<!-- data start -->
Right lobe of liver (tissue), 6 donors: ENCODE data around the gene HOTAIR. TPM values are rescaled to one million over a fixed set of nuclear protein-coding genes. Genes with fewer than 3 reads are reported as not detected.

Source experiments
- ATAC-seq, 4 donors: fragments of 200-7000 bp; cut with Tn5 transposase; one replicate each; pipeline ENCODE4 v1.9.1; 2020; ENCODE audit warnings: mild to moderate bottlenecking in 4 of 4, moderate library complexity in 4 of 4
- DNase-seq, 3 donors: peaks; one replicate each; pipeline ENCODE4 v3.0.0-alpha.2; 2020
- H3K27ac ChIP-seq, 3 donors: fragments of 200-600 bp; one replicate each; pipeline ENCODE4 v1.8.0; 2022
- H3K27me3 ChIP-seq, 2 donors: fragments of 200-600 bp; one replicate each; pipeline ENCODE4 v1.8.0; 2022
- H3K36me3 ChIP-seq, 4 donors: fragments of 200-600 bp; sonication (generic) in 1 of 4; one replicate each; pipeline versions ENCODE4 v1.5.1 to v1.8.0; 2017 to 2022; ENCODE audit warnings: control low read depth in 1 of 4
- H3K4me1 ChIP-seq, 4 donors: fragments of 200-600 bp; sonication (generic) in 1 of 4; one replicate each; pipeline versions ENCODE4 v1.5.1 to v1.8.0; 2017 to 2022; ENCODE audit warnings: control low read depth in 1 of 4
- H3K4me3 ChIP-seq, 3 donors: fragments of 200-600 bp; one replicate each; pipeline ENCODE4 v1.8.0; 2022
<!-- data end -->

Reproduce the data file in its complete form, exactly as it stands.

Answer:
Right lobe of liver (tissue), 6 donors: ENCODE data around the gene HOTAIR. TPM values are rescaled to one million over a fixed set of nuclear protein-coding genes. Genes with fewer than 3 reads are reported as not detected.

Source experiments
- ATAC-seq, 4 donors: fragments of 200-7000 bp; cut with Tn5 transposase; one replicate each; pipeline ENCODE4 v1.9.1; 2020; ENCODE audit warnings: mild to moderate bottlenecking in 4 of 4, moderate library complexity in 4 of 4
- DNase-seq, 3 donors: peaks; one replicate each; pipeline ENCODE4 v3.0.0-alpha.2; 2020
- H3K27ac ChIP-seq, 3 donors: fragments of 200-600 bp; one replicate each; pipeline ENCODE4 v1.8.0; 2022
- H3K27me3 ChIP-seq, 2 donors: fragments of 200-600 bp; one replicate each; pipeline ENCODE4 v1.8.0; 2022
- H3K36me3 ChIP-seq, 4 donors: fragments of 200-600 bp; sonication (generic) in 1 of 4; one replicate each; pipeline versions ENCODE4 v1.5.1 to v1.8.0; 2017 to 2022; ENCODE audit warnings: control low read depth in 1 of 4
- H3K4me1 ChIP-seq, 4 donors: fragments of 200-600 bp; sonication (generic) in 1 of 4; one replicate each; pipeline versions ENCODE4 v1.5.1 to v1.8.0; 2017 to 2022; ENCODE audit warnings: control low read depth in 1 of 4
- H3K4me3 ChIP-seq, 3 donors: fragments of 200-600 bp; one replicate each; pipeline ENCODE4 v1.8.0; 2022